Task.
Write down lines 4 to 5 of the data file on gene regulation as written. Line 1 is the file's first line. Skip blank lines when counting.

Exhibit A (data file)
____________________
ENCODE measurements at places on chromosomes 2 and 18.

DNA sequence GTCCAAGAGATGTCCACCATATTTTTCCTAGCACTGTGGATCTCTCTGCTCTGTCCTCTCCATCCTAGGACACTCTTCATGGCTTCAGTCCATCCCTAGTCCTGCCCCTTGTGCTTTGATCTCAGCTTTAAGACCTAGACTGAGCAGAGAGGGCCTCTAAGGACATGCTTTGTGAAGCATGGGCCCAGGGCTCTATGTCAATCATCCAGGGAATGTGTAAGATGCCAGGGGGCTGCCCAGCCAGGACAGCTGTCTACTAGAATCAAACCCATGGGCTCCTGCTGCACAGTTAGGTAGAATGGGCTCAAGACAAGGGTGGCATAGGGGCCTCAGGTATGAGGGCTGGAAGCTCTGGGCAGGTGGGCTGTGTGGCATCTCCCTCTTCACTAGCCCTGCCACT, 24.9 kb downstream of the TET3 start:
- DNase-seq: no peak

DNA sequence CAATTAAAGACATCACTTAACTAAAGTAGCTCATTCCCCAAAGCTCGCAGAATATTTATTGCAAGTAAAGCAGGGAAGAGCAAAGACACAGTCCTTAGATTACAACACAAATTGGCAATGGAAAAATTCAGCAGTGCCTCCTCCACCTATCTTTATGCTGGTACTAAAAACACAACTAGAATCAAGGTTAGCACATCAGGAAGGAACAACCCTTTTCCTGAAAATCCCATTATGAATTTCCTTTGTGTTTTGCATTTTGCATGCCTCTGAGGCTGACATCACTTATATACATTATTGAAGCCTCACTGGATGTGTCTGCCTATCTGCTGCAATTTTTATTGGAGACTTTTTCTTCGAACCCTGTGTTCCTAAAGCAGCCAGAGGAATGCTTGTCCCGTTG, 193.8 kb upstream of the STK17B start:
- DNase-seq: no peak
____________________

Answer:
DNA sequence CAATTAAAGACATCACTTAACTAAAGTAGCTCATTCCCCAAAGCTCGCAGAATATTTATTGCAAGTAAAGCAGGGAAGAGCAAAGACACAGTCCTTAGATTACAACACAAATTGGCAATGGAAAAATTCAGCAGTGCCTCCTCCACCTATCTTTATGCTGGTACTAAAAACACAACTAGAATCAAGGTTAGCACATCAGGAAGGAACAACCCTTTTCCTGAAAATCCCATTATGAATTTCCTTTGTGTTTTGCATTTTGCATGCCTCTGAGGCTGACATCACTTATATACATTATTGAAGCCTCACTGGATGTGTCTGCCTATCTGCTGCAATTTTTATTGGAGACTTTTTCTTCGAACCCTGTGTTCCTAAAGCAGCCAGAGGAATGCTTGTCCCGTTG, 193.8 kb upstream of the STK17B start:
- DNase-seq: no peak